The Jelly Bean version of Google's Android OS is coveted primarily for the Project Butter responsiveness enhancements that smooth out UI navigation. The more I use the OS, though, the more enamored I become with Google Now. This information aggregator on steroids combines search, voice recognition, and a measure of intelligence that provides relevant details before you ask for them. The Verge has taken a closer look at what's going on behind the scenes, offering interesting insight on what seems to be an integral part of Google's vision for the future.
For me, the best part of Google Now is the voice recognition engine—which, according to The Verge, uses neural network technology initially developed to recognize cats in video clips. When applied to speech, the neural network focuses on base sounds, or phonemes. This approach is reportedly tolerant of different accents, tones, background environments, and microphones. Switching to a neural network for speech recognition cut the error rate by 20-25%, Google says, a pretty substantial improvement.
Google Now's real potential lies with its ability to pull information from a number of different sources, including your inbox and calendar, your smartphone or tablet's GPS, and the wealth of data spread over the Internet. Increasingly, it relies on Google's new Knowledge Graph, a sort of mini-Wiki that provides relevant—and more importantly accurate—information to accompany traditional search results. Responding to searches is one thing, but accurately predicting what data users need at any given moment is where the real magic happens.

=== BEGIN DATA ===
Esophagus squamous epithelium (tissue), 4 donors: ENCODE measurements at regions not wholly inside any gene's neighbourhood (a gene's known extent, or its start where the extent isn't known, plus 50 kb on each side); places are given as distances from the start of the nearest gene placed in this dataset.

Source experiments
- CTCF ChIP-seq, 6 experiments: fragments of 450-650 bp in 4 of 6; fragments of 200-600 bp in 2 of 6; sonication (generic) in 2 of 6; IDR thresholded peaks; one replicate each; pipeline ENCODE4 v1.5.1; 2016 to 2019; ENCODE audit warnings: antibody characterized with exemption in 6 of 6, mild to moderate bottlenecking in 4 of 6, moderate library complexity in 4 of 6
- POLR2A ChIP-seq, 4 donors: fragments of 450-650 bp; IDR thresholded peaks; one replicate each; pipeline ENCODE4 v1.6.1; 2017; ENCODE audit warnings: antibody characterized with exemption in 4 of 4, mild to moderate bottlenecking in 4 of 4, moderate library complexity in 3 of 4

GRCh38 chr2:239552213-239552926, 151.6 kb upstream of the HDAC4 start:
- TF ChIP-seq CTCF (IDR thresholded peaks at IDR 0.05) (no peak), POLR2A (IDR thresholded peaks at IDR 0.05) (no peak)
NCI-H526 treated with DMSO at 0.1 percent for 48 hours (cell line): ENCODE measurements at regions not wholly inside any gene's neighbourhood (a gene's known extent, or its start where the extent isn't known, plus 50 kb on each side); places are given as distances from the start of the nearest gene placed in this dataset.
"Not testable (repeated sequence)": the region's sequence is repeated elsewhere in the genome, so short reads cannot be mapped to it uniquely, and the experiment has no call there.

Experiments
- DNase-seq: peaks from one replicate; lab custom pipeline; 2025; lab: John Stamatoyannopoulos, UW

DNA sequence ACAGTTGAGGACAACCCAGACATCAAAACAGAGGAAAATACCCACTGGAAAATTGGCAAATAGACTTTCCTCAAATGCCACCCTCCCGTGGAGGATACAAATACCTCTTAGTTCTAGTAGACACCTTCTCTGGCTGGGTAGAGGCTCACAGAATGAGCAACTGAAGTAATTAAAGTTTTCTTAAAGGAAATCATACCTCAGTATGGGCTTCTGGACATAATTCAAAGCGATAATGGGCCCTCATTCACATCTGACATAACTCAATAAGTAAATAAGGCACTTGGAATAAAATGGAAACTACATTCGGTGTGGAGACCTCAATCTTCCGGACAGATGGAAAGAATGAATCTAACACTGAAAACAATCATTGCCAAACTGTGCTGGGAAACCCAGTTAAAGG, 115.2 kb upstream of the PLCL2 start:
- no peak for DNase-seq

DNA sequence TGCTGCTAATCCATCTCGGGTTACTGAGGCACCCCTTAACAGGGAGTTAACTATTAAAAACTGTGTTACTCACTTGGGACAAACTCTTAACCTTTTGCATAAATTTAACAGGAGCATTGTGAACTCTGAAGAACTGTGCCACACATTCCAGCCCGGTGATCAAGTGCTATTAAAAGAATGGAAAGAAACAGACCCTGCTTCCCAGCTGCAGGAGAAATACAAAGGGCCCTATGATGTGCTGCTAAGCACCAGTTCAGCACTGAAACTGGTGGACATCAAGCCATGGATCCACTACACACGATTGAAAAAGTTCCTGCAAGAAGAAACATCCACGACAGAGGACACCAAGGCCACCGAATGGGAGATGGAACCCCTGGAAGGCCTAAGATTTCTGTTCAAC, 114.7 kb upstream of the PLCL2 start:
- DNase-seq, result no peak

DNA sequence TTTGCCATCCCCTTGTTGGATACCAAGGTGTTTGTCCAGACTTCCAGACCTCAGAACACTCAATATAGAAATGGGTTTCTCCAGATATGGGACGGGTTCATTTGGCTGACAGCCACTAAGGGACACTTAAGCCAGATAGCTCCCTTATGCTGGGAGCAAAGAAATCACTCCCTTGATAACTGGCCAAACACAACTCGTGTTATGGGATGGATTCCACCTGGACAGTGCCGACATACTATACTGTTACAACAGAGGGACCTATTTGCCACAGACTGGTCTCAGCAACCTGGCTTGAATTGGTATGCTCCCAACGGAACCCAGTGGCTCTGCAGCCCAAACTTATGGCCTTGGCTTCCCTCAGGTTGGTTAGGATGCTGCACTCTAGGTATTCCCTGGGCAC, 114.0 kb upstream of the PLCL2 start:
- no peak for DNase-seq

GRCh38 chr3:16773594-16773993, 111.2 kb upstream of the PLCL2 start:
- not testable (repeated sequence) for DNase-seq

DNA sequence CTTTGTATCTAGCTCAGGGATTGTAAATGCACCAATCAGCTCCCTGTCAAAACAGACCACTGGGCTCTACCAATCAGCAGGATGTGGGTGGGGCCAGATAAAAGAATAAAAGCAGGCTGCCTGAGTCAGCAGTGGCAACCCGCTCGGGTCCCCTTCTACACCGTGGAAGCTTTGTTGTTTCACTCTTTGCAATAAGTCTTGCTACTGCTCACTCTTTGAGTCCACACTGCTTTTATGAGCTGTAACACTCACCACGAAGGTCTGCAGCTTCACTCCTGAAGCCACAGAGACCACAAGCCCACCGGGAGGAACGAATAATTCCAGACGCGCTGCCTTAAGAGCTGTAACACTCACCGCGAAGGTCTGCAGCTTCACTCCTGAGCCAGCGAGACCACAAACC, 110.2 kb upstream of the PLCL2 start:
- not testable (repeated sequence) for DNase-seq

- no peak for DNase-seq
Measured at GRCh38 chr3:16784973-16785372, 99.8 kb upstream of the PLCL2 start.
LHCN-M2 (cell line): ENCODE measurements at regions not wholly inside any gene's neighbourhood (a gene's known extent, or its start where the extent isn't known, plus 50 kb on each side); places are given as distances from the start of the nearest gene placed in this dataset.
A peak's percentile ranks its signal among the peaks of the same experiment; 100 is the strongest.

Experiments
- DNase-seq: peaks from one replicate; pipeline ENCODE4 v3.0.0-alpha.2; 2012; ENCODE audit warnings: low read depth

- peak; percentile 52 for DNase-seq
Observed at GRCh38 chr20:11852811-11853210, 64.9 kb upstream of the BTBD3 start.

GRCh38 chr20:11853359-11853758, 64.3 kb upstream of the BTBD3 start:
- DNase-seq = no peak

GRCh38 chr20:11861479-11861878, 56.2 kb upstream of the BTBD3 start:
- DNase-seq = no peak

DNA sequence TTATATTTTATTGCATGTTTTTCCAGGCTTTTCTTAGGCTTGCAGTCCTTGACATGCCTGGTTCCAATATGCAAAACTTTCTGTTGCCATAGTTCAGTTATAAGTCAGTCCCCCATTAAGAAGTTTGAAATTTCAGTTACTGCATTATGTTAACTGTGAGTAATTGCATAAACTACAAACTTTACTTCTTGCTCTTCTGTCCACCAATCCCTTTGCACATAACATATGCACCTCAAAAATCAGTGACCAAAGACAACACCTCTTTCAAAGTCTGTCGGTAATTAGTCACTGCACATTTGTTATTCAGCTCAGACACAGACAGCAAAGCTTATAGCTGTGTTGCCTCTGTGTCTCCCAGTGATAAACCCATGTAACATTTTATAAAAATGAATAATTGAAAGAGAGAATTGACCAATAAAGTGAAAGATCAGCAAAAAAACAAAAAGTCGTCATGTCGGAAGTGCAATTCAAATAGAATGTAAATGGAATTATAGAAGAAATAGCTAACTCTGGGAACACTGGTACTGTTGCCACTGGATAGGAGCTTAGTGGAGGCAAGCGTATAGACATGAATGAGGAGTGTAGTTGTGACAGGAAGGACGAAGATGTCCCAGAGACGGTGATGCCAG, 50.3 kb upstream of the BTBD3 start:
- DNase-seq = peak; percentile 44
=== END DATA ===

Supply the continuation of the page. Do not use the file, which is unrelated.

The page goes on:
As one might expect given its history, Google is taking its time developing Now. New information categories, otherwise known as cards, are being added slowly, with only a handful making the cut for the latest 4.2 revision of Android. Hundreds of cards are apparently in the pipeline, though, and it will be interesting to see how the service evolves.
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